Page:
Although the Christmas Bird Count has not yielded any financial returns, it has brought more national fame and publicity to the club than any other activity.  In May, 1965, Representatives Rountree and Pruitt introduced in the House of Representatives a resolution commending all members of the Indian River Audubon Society for its record of leading the nation for the tenth consecutive year in the Annual Bird County of the United States and for setting a record high total count of two hundred four species of birds in 1964, the highest total of species of birds at that time ever registered on one occasion in the history of the United States.  The counts began informally on December 27, 1951, when the Cruickshank’s, who were looking for retirement property, visited Brevard County and joined Dr. Joseph C. Howell of the University of Tennessee on a census.  They turned up a total of one hundred twenty-eight species and listed their find under “Audubon,” since they were unaware of the local club’s existence.  In 1952, their total of one hundred thirty species appeared under “Cocoa”; that particular year Helen and Allan went alone.  On December 27, 1953, Foster White, Samuel A. Harper, and Mr. and Mrs. W. O. Lewis of Virginia (who still participate in the counts) joined the Cruickshank’s and Dr. Howell for a tally of one hundred forty-seven species.  It was the first official Indian River Audubon Society Count.  On December 27, 1954, they recorded one hundred sixty-seven different kinds of birds.

The box score of the I.R.A.S. teams for the championship years is:

Total Number

Year               of Species    

1955               184

1956               186

1957               193

1958               194

1959               196

1960               200 (46 expert observers combed almost every acre in the 15 mile-diameter circle)

1961               191

1962               197

1963               195

1964               204

1965               197

1966               206 (Cocoa and San Diego tie)

1967               197 (San Diego 209)

1968               203 (San Diego 217)

A total of two hundred sixty-nine different species have been observed in this area during the Christmas Count periods.

Reports from various areas in the USA and Canada reach Allan Cruickshank, who is national editor for the Christmas Bird Count issue of Audubon Field Notes.  The Christmas Bird Counts were started by the National Audubon Society in 1900.  That year, only 25 reports were submitted and only 27 people participated.  Since then, interest has skyrocketed.  In 1959, over 600 reports were submitted and over 10,000 people from all sections of the USA and Canada participated.  It is interesting to note that the 1967 participants numbers over 15,000 and that the report published were 839.

It has not been possible to compile a comprehensive list of all chapter officers since the organization of the club, inasmuch as the early records are sketchy.  In 1952, there must have been an unofficial group of leaders, for one note from Sam Harper addressed to Myrtle Maxwell contains a reluctant acceptance of the presidency for 1953.  She, Peggy Howard, and Mrs. Emy Harper appear to have been “The Nominating Committee” for the first officers:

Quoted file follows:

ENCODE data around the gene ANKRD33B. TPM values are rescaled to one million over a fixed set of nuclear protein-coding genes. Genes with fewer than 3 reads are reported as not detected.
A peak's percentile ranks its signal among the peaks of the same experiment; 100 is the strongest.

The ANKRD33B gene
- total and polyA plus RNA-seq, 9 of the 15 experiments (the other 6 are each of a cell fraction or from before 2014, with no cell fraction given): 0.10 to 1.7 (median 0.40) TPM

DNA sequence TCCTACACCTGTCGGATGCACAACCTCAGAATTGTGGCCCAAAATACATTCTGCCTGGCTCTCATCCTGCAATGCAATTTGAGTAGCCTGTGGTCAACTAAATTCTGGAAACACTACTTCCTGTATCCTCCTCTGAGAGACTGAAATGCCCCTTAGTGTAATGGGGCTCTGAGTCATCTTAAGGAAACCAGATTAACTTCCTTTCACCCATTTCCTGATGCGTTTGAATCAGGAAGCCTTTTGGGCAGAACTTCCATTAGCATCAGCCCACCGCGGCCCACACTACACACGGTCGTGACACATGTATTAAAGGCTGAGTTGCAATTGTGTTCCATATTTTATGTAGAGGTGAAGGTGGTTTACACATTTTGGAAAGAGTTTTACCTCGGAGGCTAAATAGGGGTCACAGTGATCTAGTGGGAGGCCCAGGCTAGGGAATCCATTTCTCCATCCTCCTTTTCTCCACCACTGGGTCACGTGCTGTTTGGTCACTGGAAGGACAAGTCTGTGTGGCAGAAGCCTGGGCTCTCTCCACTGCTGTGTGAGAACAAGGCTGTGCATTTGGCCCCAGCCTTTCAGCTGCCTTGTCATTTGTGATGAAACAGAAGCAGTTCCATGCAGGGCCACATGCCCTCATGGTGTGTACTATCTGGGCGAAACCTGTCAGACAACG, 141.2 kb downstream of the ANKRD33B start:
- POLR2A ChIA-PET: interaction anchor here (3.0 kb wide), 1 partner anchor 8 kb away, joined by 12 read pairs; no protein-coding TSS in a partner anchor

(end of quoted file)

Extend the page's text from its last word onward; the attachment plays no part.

1953 – 54

President                                                 Samuel Harper

Vice-President                                       Mrs. Harold Hendry

Secretary/Treasurer                              Mrs. Alice Duff

Notification Secretary                           Mrs. Jennie Punshon

1954 – 55

President                                                 Hunley Abbott

Secretary/Treasurer                              Mrs. Alice Duff

1955 – 56

President                                                 A. H. Hastings

Secretary/Treasurer                              Mrs. Alice Duff

1956 – 57

President                                                 William F. Hueston

Vice-President                                       Mrs. Graeme Howard

Corresponding Secretary                    James A. O’Neil

Treasurer                                                Foster White

Historian                                                  Samuel Harper

The following season, 1957 – 58, Lon Ellis became assistant editor of the Limpkin, Mrs. F. J. Hopkinson replaced Mrs. Howard as vice-president and Mrs. Malcom Grimes was appointed recording secretary.  The other officers remained the same.

1959 – 60

President                                                 W. F. Hueston

Vice-President                                       G. Chandler Young

Corresponding Secretary                    Mrs. H. C. Flowers

Recording Secretary                             None

Treasurer                                                Foster White

Historian                                                  Samuel Harper

Limpkin Editor                                        Lon Ellis

1960 – 61

President                                                 W. F. Hueston

Vice-President                                       Theodore Main

Secretary                                                 W. H. Walters

Treasurer                                                Foster White

Historian                                                  Samuel Harper

Limpkin Editor                                        Lon Ellis

1961 – 62

Same as for 1960 – 61

1962 – 63

President                                                 W. F. Hueston

Vice-President                                       Lloyd Hornbostle

Secretary                                                 Mrs. Louella Grimes

Treasurer                                                Foster White

Historian                                                  Samuel Harper

Limpkin Editor                                        Lon Ellis